Housman’s first play, Bethlehem: A Nativity, was privately produced by Gordon Craig (1872-1966) in 1902. From this time on, Housman was involved with the stage, eventually earning a “dubious distinction as ‘the most censored playwright in England’” (Engen 106). Thirty-two of his plays—he wrote over 100—were banned from commercial theatre for what was deemed inappropriate presentation of religious or royal figures. Two successes bookend his career as a dramatist. The first, Prunella: Love in a Dutch Garden, which he co-wrote with Harley Granville Barker (1877-1946), was a commercial failure when first mounted in 1904, but, by 1916, it had become popular on both sides of the Atlantic. The second, Victoria Regina, first appeared in Glastonbury community theatre, but later became a Broadway hit with Helen Hayes in the leading role. In 1937, when Edward VIII (1894-1972) lifted the ban that had been placed on it, the play was finally produced for enthusiastic London audiences (Oakley 127).
Laurence Housman was a lifelong activist for human rights and social justice. An energetic supporter of the Women’s Social and Political Union (WSPU), Housman helped form two men’s organizations for the cause—the Men’s League for Women’s Suffrage and the Men’s Social and Political Union. He was a frequent speaker at suffrage rallies in Hyde Park, where his parodic version of Rudyard Kipling’s “Tommy this and Tommy that” was declaimed as the popular “Woman this and Woman that.” In 1909, Housman and his sister Clemence founded the Suffrage Atelier, where they produced designs for banners and pamphlets, including the famous “From Prison to Citizenship” banner prominent in many processions.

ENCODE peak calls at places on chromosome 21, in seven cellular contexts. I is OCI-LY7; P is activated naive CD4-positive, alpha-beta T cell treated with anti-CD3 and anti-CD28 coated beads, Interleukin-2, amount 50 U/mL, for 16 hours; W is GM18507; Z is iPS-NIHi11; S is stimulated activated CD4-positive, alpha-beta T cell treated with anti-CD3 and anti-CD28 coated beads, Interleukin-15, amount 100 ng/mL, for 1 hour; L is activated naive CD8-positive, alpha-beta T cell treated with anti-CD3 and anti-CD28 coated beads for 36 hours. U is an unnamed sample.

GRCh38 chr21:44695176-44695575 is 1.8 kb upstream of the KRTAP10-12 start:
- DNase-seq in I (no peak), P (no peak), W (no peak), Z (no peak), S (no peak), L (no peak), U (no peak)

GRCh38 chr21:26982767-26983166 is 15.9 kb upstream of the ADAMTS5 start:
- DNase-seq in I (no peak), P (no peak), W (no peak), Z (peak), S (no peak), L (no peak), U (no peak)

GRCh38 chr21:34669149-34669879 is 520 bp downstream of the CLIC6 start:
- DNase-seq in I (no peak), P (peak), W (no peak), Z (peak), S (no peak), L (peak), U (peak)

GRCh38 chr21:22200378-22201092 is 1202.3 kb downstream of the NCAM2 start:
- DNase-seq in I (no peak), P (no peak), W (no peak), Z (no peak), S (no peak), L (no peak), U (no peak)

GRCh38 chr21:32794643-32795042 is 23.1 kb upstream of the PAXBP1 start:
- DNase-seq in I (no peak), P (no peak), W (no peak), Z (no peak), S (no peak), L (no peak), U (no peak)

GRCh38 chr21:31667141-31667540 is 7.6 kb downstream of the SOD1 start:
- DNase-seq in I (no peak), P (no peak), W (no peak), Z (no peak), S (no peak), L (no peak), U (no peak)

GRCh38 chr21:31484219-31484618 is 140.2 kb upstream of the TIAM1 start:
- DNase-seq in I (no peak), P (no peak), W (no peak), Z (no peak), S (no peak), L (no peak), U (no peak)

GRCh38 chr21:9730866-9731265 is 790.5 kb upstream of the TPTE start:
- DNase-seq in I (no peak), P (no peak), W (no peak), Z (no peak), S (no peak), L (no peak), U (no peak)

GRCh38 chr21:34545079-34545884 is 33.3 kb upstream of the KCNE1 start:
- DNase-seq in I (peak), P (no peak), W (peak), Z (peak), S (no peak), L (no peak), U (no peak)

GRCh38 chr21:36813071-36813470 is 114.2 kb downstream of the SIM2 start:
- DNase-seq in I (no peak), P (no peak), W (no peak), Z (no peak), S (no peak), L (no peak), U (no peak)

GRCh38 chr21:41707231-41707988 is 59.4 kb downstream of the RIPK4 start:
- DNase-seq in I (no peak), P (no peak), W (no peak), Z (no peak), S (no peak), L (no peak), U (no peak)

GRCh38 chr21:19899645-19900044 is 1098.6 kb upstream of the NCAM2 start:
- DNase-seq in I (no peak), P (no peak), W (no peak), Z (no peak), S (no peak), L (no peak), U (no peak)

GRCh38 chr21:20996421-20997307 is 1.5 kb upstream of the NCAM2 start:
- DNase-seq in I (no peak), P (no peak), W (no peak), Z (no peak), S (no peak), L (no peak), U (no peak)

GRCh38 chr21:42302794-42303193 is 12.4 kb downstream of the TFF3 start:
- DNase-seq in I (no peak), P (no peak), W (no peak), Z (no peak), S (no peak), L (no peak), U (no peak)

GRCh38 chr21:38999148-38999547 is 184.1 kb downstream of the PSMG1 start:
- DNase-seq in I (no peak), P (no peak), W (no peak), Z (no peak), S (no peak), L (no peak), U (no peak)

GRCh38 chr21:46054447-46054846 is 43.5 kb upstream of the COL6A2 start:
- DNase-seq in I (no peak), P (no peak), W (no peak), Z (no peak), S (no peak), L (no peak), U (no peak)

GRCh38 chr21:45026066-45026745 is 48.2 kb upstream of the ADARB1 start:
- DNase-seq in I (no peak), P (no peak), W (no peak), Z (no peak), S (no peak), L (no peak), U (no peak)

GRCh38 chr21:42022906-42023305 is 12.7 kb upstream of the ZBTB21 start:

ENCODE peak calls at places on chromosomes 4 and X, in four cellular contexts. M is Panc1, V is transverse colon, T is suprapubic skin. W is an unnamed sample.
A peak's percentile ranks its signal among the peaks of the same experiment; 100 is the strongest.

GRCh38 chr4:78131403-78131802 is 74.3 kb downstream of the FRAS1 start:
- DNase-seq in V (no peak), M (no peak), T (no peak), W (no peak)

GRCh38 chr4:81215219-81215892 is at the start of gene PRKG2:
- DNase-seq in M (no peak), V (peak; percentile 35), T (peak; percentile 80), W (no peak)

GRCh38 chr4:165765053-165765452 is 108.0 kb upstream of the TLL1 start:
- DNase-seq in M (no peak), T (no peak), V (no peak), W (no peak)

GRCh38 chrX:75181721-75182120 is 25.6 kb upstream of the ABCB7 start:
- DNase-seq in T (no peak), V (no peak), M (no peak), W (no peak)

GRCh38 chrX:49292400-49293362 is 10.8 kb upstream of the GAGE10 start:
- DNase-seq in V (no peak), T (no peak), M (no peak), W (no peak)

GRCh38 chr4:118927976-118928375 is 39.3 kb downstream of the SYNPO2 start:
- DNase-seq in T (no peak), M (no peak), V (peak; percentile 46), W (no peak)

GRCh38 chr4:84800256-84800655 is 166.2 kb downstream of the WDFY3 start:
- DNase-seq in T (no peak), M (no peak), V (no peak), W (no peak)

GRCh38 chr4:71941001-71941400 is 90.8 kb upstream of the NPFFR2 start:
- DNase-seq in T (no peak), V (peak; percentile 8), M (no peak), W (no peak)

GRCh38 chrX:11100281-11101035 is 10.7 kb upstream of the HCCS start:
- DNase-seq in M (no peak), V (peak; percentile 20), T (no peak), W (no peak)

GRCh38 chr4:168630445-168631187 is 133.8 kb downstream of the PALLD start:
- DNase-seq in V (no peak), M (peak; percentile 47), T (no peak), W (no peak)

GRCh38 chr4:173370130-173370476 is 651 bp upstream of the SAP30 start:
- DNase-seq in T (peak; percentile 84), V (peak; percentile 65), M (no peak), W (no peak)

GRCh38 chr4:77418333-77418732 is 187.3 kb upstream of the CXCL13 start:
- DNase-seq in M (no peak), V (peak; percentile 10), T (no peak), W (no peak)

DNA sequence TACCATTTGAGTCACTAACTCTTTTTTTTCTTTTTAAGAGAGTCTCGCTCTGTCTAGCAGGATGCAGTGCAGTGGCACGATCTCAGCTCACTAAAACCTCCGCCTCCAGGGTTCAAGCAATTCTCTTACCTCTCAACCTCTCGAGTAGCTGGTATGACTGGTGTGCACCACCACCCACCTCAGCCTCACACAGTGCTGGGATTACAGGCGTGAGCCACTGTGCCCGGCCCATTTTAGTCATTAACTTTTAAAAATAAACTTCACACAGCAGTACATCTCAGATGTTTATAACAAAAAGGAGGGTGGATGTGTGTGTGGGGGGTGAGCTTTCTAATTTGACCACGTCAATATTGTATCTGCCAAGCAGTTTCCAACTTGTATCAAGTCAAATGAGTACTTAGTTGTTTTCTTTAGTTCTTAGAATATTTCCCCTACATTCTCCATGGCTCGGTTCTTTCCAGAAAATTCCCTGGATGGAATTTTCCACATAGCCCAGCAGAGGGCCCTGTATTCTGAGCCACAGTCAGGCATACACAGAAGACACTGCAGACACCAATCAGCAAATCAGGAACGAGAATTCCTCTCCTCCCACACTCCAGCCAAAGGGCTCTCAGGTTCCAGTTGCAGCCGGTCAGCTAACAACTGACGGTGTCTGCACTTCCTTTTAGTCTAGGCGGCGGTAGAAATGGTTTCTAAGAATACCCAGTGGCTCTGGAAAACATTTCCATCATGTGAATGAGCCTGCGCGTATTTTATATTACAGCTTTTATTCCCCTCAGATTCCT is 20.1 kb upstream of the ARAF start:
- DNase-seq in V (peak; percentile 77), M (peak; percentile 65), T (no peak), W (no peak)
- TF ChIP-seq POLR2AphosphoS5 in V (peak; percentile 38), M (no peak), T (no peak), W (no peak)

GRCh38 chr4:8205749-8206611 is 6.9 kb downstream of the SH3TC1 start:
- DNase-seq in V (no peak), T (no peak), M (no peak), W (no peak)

Housman belonged to the secret homosexual society, The Order of Chaeronea, and became a founding member of the British Society for the Study of Sex Psychology when it was launched in 1914 (Kooistra, Artist 217). After Oscar Wilde’s release from prison, Housman traveled to Paris to deliver to the exiled author the funds that had been collected on his behalf by friends at the Café Royal. He published Echo de Paris as a tribute to Wilde in 1923. In this memoir and the one he wrote after the death of his brother A.E. Housman, he made pleas for the acceptance of same-sex love.
A deeply spiritual man, Housman found the institutional Christian church’s stance on war intolerable. At a time of great nationalist and imperialistic feeling, Housman declared himself a pacifist during World War I. His anti-war work, coupled with his campaigning for Indian independence, led to his presiding at a meeting to welcome Mahatma Gandhi to the Round Table Conference on the future of India in 1932 (Housman, Unexpected 378). By this time, he and Clemence had moved to Street, in Somerset.